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Old 11-18-2015, 07:43 AM   #1
Bo White


 
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whats the big deal about CF driveshafts?

https://youtu.be/hjErH4_1fks
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Old 11-18-2015, 08:24 AM   #2
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Weight #1 and there kind of like a rubber band, they wind tight on the launch and as they un-twist it helps with the 60'.


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Old 11-18-2015, 09:14 AM   #3
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Very cool video.
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Old 11-18-2015, 09:20 AM   #4
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Less reciprocating mass so it spools up quicker.
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Old 11-18-2015, 09:48 AM   #5
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Less reciprocating mass so it spools up quicker.
That Too. DSS wanted to put me into a CF shaft with the 9" but I was gun shy about some of the rocks on our mountian pass's as I have already taken couple of hits to the underside of Pumpkin off the roads up here.

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Old 11-19-2015, 07:09 AM   #6
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Most think the weight is the big advantage, there usually a little lighter but not the whole story. This is from my Email reply sheet that ill send out when asked about this sort of thing. hope it helps

Harmonics
You see the rubber bushings in a car are there to remove harmonics from the cabin, harmonics are caused by the engine firing in pulses and the firing turns the crank, but not smooth like an electric motor, it speeds up every time the spark plug ignites the fuel, this is why the engine has a harmonic damper on the front to kind of smooth this action. when you change from rubber to solid or poly mounts it will sometimes re-introduce the harmonic back in the cabin (the reason rubber is used is to make it quiet)i have been asking under scrutiny why a stock 2 piece will not do this as much as a single one and its simple. the center of the driveshaft that is supported but a by a real soft rubber hanger. its hiding this,shaft is still moving around but the rubber is soaking it up. put a solid rubber there and it would change this tremendously. its kind of masking but its still there, when you put a single shaft in there is nothing hiding the center moving around so its transferred to the ends (think of a tuning fork, hit one side and the other moves not because its out of balance but because a sound it being transmitted thru it) Hope this make sense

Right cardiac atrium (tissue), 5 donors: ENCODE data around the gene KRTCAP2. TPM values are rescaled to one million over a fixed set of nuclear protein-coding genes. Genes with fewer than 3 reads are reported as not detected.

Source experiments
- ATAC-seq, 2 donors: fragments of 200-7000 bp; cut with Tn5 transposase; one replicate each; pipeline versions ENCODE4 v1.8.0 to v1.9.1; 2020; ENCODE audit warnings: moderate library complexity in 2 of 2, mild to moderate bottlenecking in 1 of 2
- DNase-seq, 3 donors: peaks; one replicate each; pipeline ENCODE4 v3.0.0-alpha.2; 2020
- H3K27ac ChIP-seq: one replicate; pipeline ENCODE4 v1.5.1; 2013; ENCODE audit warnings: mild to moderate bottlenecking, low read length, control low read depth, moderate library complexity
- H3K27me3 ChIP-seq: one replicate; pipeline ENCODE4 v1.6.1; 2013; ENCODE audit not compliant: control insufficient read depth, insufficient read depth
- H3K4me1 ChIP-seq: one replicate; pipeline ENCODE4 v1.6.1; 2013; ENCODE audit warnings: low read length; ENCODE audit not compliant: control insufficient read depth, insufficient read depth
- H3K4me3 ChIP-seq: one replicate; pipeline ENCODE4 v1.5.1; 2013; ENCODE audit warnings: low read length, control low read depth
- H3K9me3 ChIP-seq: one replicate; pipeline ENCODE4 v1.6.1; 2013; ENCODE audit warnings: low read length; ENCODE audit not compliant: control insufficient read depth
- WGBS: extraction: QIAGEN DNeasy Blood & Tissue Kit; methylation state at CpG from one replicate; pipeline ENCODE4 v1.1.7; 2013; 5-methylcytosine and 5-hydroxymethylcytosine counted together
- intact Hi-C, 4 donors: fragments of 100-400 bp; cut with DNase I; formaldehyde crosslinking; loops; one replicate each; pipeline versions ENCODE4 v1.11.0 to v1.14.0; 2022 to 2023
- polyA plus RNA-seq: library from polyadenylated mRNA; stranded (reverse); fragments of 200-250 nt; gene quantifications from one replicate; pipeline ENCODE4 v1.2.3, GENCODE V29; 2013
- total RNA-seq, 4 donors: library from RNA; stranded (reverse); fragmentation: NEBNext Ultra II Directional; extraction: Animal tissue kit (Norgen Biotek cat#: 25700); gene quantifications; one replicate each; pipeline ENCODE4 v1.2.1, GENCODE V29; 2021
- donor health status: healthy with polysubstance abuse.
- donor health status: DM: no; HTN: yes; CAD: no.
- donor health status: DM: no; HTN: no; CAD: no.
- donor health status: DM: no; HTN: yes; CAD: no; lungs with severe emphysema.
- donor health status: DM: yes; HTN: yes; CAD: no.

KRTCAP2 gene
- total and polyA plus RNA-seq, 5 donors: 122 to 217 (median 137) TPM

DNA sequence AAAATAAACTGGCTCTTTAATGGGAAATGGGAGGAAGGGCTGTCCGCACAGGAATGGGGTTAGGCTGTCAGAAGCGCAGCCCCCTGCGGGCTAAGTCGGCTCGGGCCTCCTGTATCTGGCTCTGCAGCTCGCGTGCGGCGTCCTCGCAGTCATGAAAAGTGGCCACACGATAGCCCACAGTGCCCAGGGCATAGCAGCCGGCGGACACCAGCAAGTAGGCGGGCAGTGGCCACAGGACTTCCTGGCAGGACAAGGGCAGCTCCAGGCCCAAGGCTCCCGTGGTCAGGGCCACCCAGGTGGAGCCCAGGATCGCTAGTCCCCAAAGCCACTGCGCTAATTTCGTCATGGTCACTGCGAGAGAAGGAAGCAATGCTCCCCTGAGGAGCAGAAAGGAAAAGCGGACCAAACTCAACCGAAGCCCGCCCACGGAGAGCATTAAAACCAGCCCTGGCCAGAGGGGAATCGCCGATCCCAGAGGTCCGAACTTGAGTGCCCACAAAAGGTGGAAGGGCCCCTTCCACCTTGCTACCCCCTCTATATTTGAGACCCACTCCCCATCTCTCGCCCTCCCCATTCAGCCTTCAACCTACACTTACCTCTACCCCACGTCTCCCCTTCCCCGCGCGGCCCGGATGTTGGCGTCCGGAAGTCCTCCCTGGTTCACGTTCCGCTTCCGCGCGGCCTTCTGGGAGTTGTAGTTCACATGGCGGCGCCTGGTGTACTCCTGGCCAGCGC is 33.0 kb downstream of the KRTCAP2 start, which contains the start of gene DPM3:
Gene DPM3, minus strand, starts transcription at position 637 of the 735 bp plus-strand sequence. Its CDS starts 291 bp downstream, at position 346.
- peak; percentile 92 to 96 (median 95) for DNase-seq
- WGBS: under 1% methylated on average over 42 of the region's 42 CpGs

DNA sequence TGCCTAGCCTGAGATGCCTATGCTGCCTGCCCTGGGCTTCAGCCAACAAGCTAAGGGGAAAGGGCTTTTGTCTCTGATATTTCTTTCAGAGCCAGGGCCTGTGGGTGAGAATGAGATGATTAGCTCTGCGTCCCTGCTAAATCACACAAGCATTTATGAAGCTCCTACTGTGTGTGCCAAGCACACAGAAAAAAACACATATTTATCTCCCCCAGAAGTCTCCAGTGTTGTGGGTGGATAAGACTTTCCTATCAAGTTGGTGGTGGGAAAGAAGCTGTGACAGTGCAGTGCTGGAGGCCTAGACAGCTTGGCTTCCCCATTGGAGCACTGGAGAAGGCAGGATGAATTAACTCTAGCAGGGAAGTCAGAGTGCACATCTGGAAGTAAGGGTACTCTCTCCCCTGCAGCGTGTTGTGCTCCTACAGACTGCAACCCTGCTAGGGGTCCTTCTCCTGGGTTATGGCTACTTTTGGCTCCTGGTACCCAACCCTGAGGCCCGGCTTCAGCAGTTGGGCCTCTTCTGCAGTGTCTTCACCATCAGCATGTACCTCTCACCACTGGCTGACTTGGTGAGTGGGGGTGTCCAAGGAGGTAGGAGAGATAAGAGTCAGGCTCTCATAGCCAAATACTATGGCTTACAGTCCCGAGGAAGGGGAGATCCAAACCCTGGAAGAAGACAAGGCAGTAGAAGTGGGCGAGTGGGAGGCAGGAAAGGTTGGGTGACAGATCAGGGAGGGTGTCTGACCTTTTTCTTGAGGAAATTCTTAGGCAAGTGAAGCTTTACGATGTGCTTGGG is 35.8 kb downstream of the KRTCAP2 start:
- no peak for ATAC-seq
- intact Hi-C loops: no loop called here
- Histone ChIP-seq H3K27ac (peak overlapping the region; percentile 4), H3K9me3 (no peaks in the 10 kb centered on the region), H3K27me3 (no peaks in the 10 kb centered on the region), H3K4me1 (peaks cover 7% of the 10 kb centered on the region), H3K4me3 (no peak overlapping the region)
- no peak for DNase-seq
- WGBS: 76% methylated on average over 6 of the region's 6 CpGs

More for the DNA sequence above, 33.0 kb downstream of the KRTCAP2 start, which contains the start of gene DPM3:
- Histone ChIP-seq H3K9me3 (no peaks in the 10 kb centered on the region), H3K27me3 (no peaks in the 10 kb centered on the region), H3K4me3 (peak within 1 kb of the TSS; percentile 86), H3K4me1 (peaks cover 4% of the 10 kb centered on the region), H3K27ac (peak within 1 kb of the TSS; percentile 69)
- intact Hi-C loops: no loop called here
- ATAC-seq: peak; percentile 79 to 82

material and Harmonics
you are standing in front of (3) 48" long pieces of tube, all about 3.5" in diameter but one is steel, the next aluminum and the 3rd Carbon Fiber. You then pick up the steel on with your thumb and your index finger and strike the middle of the tube with a long screwdriver. The steel shaft will ring like a bell and continue until the harmonic being produced by the strike exhausts itself. You do the same with the Aluminum next, you will get a bit of ring but not as loud and will not hold for near as long. You then pick up the Carbon Fiber and strike it the same way as the others, it make a clack and stops almost immediately.

This affect is the same thing that happens when the motor if firing and pulsing the power from the explosions in each cylinder(this is what a Harminc damper trys to stop on the engine) This pulse along with the frequency coming out of the trans and the diff all collide in the hollow tube of a driveshaft, the material will either broadcast it or will not allot it to go any further. Think of a Tuning fork, hit one side and the other moves. Its not out of balance its being excited by the frequency being sent to it, the driveshaft does the same thing so balance is not to blame its harmonic, on the 2005+ mustang Ford had such a problem with this on the car they did a 2 piece driveshaft with (1) u-joint, a hanger bearing (2) CV's and a 9lb damper in the back shaft (talk about a
flywheel affect) this shaft weighs 46lbs and was used to stop the issue. other things like solid or poly mounts will make this even worse but thats a story for another day......


Carbon
Carbon is lighter but its not the real prominent thing it does. The carbon shaft would make the car more consistent with the 60ft times. and help lower them you see when the shaft starts to twist the each of the materials will wrap up. Steel/chromoly 5-7 degrees aluminum is about 20 degrees and Carbon 30 degrees, what the difference is the Carbon releases slowly and does not shock the tires, most see between .1 to .3 gain in the 60's.